Multiple sequence alignment and prediction of T cell epitopes from conserved regions of each protein
Predicted epitope from CadF protein found common in both whole protein analysis and conserved region analysis
Interacting MHC-I alleles
Overlapping 15 mer peptides
Interacting MHC-II alleles
Campylobacter jejuni is recognized as a major risk factor for the onset of Guillain‐Barré syndrome, which is a serious post‐infection complication characterized by acute and progressive neuromuscular paralysis (Allos, 2001). Almost 25 %–40 % of GBS patients worldwide suffer from C. jejuni infection 1–3 weeks prior to the illness (Mishu and Blaser, 1993). Up to 20 % of GBS patients remain severely disabled and approximately 5 % die in the western countries (Yuki, 2012). C. jejuni is also responsible for gastroenteritis (Gblossi Bernadette et al., 2012) and a diarrheal disease called campylobacteriosis which is considered as a major health issue attributable to unavailability of appropriate vaccines and clinical treatment options. Existing therapies are trusted only on a much smaller number of drugs, most of them are insufficient because of their severe host toxicity or drug-resistance phenomena (Ingale and Goto, 2014). Particularly the increasing prevalence of drug‐resistant Campylobacter has compromised the effectiveness of the currently used antibiotics and poses a significant threat to public health in many countries (Blaser and Engberg, 20082008). Moreover, treatment of GBS caused by this organism is highly expensive (Nagpal et al., 1999). Thus, an effective cost effective prevention scheme would be most desirable for the public health providers as well as the scientific communities.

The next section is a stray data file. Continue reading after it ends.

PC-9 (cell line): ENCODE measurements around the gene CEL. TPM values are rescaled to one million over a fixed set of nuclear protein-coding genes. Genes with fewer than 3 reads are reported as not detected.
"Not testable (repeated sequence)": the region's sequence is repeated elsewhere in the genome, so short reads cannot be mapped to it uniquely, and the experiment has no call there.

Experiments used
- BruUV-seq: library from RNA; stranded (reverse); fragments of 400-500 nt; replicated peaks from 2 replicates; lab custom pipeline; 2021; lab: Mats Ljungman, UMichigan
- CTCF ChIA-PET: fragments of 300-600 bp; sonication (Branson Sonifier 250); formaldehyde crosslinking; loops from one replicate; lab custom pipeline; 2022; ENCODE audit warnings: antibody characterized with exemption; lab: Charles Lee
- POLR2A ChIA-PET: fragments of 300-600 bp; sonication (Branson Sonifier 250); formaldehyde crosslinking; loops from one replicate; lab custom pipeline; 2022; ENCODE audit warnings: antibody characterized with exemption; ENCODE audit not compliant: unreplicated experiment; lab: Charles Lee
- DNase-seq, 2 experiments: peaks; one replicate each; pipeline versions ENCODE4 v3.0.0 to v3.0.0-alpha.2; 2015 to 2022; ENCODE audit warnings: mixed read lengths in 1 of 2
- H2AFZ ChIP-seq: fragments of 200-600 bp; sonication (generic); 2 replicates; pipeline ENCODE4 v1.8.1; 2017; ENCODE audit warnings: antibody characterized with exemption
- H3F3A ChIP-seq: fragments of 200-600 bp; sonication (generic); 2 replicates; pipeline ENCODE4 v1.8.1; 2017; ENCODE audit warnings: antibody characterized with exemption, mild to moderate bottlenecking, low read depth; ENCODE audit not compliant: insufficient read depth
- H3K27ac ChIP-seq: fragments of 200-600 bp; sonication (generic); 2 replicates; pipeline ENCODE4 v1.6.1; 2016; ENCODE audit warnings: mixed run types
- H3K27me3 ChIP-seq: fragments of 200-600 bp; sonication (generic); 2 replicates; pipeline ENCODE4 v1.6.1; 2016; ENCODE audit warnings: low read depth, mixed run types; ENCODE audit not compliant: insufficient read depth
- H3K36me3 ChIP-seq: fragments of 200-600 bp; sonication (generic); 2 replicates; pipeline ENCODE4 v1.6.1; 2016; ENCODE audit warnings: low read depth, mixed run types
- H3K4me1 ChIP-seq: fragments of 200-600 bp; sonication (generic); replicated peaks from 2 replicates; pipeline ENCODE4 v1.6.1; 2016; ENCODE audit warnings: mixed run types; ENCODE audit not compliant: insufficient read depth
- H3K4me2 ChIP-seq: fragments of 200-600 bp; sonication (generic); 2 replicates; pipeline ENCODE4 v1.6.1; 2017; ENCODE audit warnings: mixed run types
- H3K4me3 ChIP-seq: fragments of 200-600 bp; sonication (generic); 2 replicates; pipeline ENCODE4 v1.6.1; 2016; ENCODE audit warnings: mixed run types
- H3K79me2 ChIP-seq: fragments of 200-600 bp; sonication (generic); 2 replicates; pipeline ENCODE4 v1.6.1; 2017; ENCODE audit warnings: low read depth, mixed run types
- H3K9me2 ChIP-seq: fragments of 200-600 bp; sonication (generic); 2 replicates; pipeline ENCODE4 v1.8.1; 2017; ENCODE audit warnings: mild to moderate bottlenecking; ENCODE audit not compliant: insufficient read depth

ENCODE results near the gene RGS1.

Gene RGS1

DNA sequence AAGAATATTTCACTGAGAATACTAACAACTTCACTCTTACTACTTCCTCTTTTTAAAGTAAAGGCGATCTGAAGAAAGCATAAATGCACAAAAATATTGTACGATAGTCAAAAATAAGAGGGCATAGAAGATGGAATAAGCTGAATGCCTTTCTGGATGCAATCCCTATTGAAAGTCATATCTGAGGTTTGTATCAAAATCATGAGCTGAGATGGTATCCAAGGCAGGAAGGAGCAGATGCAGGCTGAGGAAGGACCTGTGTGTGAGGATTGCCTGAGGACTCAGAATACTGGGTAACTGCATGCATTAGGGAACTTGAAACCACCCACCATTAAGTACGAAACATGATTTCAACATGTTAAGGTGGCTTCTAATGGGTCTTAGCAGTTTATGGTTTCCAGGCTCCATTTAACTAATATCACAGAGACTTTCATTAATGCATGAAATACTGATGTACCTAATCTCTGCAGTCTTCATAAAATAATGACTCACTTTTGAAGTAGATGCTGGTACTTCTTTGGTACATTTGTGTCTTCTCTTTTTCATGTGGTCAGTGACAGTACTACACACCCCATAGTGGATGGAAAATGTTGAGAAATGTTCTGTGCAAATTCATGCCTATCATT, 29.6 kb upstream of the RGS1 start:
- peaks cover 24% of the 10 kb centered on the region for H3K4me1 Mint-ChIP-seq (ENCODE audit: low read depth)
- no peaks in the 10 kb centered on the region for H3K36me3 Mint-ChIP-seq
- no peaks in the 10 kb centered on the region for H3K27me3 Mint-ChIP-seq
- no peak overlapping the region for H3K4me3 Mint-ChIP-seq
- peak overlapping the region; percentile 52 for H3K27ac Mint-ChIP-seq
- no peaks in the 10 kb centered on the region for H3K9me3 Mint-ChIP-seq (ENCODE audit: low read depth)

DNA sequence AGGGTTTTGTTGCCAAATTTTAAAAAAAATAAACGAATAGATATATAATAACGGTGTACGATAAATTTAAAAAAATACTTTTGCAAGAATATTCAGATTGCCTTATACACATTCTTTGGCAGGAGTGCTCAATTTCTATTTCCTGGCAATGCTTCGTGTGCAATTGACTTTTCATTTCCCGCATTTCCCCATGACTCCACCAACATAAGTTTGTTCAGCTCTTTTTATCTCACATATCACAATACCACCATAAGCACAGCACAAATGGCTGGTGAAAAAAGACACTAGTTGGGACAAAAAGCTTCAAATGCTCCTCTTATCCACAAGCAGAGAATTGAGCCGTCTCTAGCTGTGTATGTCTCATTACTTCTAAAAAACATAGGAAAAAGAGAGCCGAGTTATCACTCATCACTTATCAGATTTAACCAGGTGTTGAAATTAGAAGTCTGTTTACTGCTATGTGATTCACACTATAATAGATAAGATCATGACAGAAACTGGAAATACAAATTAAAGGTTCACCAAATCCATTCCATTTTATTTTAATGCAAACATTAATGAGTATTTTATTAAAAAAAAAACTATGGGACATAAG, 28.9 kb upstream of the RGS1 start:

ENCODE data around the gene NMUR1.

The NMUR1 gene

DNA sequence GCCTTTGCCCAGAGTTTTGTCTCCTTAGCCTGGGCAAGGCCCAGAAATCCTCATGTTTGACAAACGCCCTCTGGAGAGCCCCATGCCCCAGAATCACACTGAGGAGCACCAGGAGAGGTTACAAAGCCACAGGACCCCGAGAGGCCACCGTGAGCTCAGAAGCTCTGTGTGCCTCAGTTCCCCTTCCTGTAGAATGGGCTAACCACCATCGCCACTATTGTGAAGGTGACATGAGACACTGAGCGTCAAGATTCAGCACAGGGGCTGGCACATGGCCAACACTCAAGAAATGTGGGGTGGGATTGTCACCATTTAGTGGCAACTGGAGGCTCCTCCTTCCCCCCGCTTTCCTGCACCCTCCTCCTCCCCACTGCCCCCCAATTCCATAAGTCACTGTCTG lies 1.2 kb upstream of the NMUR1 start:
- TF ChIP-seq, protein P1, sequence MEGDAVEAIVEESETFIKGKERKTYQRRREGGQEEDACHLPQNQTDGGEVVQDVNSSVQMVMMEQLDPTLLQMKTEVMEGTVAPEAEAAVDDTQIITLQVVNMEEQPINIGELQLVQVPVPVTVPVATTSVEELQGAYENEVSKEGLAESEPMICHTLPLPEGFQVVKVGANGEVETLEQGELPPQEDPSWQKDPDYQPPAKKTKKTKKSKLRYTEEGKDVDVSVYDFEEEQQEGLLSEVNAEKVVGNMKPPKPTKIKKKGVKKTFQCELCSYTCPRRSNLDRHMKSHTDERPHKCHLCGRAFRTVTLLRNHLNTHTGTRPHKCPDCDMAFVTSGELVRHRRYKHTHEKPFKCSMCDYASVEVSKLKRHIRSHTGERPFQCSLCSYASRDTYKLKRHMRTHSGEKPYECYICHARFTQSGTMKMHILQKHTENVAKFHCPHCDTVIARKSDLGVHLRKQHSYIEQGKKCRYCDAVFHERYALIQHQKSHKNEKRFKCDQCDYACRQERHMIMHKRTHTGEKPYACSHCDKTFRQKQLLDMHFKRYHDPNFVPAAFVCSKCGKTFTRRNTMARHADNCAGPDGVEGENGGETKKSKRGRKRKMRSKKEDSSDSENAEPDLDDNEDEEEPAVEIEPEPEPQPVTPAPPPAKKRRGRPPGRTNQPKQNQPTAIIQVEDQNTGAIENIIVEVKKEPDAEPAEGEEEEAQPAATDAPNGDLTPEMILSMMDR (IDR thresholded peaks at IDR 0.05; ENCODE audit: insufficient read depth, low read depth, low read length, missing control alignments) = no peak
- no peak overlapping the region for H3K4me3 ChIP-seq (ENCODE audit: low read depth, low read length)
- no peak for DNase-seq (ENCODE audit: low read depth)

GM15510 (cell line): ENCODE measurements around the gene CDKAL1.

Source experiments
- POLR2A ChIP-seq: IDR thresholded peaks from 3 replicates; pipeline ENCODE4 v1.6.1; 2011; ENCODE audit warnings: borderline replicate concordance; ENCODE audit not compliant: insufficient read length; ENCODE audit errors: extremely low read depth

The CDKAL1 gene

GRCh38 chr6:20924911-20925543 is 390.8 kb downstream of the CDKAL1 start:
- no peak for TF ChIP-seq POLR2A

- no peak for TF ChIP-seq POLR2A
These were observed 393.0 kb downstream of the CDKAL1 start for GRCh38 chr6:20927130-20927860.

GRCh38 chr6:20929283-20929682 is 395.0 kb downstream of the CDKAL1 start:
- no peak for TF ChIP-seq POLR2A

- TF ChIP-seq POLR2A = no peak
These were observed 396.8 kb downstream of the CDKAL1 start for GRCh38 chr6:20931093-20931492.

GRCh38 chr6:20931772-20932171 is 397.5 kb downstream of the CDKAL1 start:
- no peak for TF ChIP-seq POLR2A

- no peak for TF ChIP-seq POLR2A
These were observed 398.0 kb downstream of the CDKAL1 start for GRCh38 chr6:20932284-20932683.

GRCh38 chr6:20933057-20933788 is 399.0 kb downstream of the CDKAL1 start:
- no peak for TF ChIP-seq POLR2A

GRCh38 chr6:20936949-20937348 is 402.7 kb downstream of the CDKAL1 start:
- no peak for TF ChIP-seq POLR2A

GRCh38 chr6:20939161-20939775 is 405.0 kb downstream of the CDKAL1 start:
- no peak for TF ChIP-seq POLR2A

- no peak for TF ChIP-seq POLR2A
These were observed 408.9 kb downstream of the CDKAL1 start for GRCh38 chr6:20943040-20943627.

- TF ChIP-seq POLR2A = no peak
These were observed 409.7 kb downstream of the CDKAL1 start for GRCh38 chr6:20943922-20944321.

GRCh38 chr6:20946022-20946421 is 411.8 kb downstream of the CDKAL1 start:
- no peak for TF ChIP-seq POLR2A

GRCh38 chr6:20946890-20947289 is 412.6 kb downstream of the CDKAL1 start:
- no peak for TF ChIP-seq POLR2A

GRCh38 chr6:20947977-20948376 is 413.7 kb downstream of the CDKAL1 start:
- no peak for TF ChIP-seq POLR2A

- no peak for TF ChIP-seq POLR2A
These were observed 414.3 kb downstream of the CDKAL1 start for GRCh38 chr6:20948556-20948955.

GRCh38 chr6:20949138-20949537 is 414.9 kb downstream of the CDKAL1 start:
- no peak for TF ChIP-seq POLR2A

To find out remedial alternatives, the identification of new biotargets is therefore highly anticipated. Understanding the molecules involved in pathogenesis has the potential to yield new and exciting strategies for therapeutic intervention (Ingale and Goto, 2014). The flagellum (FlaA, out of two flagellar proteins), outer membrane adhesions- major outer membrane protein (MOMP), Campylobacter adhesion to fibronectin (CadF), Campylobacter invasion antigen (Cia), the major cell binding factor PEB1 and the major antigenic peptide PEB3 of C. jejuni facilitate its colonization into the intestinal tract of animals (Day et al., 2009; Mahdavi et al., 2014). Therefore, in this study, we made an attempt to design epitope based vaccines from these proteins which could be tested for their efficacy in eliciting immunity through humoral and cell mediated immune responses. The ultimate goal of epitope prediction is to aid the design of molecules that can mimic the structure and function of a genuine epitope and replace it in vaccine design (Gomara and Haro, 2007; Peters et al., 2005). However, the activation of cytotoxic T-cells requires recognition of specific peptides bound to MHC class I molecules (Sette et al., 2001). And while sequences from pathogens provide a huge amount of potential vaccine candidates, it is estimated that only one in 100 to 200 peptides actually binds to a particular MHC (Yewdell and Bennink, 1999). Therefore, a good computational prediction method could significantly reduce the number of peptides that have to be synthesized and tested. With the advent of computers and informatics, new approaches have been devised that facilitate immunoinformatics which targets the use of mathematical and computational approaches to predict T-cell and B-cell immune epitopes (De Groot et al., 2002).
The identification of B-cell epitopes is rather important to immunodetection and immunotherapeutic applications since an epitope as the minimal immune unit is strong enough to elicit a potent humoral immune response with no harmful side effects to human body (Sun et al., 2013).